A recent study found a rotating seat membership on the RUC is associated with a 3–5 percent increase in reimbursement level for that specialty’s procedures. The RUC surveys also use a paradigmatic case, tends to have small sample sizes (fewer than fifty physicians), low response rates (less than 5 percent) and uses physicians’ approximations (rather than actual empirical measurements) of time and intensity. For instance, the RUC recommendations for total hip and knee replacements are based on 150 and 157 survey responses, respectively, with 21.4 percent and 22.4 percent response rates.

A handful of studies have evaluating the accuracy of time estimates in the Physician Fee Schedule has been done. In general, those studies found the codes overestimate physician time for the majority of services. In 2006 Nancy McCall and colleagues were the first to use operating room logs which are based on reported times. It was found the RUC-estimated time was longer than the time in the logs for fifty-eight of sixty procedures.  The most recent and comprehensive of these studies was a report by the Urban Institute collecting empirical data on sixty different procedures and found that forty-two codes were overvalued by 10 percent or more, compared to empirical observation.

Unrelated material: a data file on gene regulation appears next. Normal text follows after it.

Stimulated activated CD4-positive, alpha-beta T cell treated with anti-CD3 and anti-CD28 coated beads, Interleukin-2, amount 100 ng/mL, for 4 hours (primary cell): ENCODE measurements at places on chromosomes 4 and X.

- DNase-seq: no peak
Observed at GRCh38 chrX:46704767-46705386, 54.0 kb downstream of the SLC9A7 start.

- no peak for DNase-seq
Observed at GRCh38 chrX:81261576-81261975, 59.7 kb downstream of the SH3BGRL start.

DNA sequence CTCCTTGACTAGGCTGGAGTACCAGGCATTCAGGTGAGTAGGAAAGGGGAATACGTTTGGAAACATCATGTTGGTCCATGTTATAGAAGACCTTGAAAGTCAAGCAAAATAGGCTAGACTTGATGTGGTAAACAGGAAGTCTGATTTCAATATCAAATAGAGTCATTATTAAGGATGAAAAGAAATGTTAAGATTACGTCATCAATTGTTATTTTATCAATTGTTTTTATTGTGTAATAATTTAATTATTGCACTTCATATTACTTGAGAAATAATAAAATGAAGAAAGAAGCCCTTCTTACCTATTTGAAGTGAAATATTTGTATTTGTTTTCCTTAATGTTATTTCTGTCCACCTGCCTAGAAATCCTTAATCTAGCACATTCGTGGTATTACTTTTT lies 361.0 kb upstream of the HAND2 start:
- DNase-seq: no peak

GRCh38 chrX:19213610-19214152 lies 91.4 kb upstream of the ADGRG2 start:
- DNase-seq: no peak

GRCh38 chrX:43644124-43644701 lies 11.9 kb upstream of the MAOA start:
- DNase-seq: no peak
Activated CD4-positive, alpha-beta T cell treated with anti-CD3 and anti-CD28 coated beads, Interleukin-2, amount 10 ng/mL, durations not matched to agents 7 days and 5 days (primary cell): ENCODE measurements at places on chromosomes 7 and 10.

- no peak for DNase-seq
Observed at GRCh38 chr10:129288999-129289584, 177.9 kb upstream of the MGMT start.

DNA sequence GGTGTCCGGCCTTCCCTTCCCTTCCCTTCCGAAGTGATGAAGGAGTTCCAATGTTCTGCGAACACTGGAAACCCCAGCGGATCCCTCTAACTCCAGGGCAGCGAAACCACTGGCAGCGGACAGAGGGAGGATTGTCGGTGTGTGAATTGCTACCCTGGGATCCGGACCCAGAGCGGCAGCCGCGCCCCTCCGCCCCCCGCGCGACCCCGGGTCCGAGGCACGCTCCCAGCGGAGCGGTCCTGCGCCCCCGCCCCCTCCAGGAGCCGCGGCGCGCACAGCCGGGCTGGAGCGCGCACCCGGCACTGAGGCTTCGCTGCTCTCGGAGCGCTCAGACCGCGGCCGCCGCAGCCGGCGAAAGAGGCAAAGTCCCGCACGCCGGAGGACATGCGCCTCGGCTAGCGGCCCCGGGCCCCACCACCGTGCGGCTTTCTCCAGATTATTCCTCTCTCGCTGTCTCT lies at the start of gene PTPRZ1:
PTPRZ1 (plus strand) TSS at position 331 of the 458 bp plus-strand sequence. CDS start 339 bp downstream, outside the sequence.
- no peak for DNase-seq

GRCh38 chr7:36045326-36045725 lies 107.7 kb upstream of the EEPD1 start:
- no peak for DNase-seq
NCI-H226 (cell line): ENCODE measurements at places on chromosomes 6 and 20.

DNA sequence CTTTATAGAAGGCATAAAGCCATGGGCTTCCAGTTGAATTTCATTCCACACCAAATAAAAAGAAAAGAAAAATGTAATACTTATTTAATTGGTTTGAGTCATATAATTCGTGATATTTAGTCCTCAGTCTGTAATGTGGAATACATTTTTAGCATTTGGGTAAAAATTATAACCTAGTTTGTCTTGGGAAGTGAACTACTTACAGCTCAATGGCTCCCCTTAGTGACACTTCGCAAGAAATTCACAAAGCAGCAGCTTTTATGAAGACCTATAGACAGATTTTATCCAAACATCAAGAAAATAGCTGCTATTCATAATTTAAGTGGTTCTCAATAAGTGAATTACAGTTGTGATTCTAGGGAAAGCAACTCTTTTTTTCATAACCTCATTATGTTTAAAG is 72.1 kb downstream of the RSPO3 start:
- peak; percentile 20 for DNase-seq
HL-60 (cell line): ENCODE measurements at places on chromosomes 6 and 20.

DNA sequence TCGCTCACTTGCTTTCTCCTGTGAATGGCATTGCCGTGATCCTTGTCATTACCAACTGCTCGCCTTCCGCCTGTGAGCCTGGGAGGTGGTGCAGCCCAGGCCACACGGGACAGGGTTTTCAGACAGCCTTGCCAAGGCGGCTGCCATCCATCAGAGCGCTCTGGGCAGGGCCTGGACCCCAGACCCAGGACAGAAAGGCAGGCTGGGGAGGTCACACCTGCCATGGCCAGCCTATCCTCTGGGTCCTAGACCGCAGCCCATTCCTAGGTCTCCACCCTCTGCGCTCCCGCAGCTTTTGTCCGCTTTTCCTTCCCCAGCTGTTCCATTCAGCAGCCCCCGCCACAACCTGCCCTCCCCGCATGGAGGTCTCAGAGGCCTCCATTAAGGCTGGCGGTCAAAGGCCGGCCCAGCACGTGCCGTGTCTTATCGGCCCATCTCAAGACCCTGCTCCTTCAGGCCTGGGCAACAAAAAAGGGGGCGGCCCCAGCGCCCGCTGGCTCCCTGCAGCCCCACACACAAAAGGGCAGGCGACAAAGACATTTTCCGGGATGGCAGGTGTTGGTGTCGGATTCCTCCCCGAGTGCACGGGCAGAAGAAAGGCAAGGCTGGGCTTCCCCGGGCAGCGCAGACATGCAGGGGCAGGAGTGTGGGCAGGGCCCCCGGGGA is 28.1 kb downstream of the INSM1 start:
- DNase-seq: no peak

Taking a leap here and going to an original observation from a Health Affairs article. This plays into Fee for Service costs and also Medicare Advantage costs which gets another percentage tacked on to it.

Replacement procedures had shorter duration, compared to RUC estimates. The mean revision THA intraservice time was 149.5 minutes (median: 137.0 minutes), compared to the RUC recommendation of 240.0 minutes. The mean revision TKA operating time was 134.8 minutes (median: 126.0 minutes), compared to the RUC recommendation of 200.0 minutes (�≤0.001). Thus, the RUC recommended operating times for revision THA and TKA were 61 percent and 48 percent longer than the actual mean time it took to perform the revision surgery in our data. Comparing the RUC recommendations to our median times, the RUC recommendation for revision THA was 75 percent longer, and that for revision TKA was 59 percent longer.